Yes, really. Only it’s called a “clearing a clogged vent.”
One of the most frequent health problems of baby chicks is a clogged vent. The vent is the single hole in the rear of a chicken responsible for waste and laying eggs in adulthood. As a chick, sometimes their feces gets stuck in their baby fuzz, thus clogging the vent and keeping them from defecating. This results in low-weight, starvation, or disease.
Sometimes you can simply pinch-off the clog. Especially if you catch it early. However, other times the vent gets infected or the clog is deep into the vent and if you try to pull it out, you could cause their insides to be pulled out and kill the chick.
So, what do you do?
As I’ve noted in other blogs. I’m not a vet. I just speak from experience. And your experience may be different. But this has worked for me.
How to clear a clogged vent:
- Draw a small bath of warm water, in a bowl or other receptacle. Be sure it is not too hot. Slighly more than lukewarm. As you would do a baby bottle. Add a bit of hydrogen peroxide to the bath.
- Grab the chick and gently place her in the warm bath. Surprisingly, most chicks do not go crazy when you do this. They often just chill in the warm water like it’s a vacation hot tub.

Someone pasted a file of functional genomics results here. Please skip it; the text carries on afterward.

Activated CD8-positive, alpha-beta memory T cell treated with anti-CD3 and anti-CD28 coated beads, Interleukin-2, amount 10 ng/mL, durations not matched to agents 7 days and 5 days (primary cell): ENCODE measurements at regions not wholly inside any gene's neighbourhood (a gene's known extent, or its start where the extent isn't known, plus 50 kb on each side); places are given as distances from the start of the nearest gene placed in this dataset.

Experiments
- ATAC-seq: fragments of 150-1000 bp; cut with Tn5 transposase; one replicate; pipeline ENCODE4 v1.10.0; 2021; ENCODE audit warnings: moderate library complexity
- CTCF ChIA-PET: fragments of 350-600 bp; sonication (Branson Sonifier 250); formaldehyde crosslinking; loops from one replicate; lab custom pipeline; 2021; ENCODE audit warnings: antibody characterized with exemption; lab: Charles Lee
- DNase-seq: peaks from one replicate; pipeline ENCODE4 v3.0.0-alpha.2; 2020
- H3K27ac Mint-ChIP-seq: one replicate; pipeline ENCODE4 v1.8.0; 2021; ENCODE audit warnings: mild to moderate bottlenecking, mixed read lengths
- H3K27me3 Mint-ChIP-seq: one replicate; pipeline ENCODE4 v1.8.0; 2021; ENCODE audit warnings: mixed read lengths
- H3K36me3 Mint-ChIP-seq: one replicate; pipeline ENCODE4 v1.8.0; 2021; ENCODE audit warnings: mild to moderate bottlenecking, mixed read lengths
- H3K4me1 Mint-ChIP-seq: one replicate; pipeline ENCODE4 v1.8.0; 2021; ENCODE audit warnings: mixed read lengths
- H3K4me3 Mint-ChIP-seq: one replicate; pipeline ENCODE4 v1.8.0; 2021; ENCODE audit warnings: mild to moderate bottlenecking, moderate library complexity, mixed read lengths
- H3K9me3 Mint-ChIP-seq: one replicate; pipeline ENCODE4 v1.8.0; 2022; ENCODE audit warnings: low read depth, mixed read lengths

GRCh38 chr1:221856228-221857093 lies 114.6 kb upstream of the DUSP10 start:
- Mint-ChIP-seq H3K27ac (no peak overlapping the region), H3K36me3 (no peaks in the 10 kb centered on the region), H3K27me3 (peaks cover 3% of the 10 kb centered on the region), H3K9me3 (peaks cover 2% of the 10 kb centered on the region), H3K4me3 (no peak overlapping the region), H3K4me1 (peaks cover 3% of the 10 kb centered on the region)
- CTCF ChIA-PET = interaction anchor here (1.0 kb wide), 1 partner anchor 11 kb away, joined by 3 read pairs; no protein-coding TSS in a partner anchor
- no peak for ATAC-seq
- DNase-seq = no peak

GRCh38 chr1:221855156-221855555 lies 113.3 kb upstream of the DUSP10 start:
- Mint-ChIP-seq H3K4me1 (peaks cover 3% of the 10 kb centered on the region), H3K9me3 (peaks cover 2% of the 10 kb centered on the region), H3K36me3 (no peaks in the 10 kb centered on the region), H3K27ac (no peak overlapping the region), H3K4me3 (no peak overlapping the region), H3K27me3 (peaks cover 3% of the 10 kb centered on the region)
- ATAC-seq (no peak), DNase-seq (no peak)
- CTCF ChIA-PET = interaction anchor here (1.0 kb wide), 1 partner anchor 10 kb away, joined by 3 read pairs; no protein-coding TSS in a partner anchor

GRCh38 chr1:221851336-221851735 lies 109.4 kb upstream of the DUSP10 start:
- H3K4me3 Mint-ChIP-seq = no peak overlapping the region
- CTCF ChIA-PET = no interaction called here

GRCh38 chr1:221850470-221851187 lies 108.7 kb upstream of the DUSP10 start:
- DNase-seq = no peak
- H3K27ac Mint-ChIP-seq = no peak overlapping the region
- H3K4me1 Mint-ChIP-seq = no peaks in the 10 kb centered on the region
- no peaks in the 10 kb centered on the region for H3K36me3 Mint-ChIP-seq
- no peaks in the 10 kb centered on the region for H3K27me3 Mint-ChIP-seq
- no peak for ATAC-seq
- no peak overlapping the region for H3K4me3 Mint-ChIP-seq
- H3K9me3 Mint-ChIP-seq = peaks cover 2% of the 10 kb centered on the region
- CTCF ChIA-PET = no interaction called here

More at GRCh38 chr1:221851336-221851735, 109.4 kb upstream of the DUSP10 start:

- Hold the chick in the water for at least 15-20 minutes. This will help soften up the dried feces. After 15 minutes or so, take them out and gently touch the feces. If it is soft, go ahead and pull it off. If not, place the chick back in the warm bath.
- Continue this process until the feces is softened. And once softened, pull it off with a tissue or soft cloth.
- Afterwards, pour or spray a small amount of hydrogen peroxide on the wound. Also, follow up with a good spray of “Blu-Kote” or other disinfectant.
- Keep an eye on the wound. You may want to isolate the chick, or continue applying Blu-Kote.
This has worked for several baby chicks. However, since I’m not a vet, sometimes it has resulted in prolapse and the chick has died. For best results, consult a veterinarian.
NOTE: The chick in this picture survived and is a happy healthy chicken.
Ben North lives and writes from a homestead in Iowa.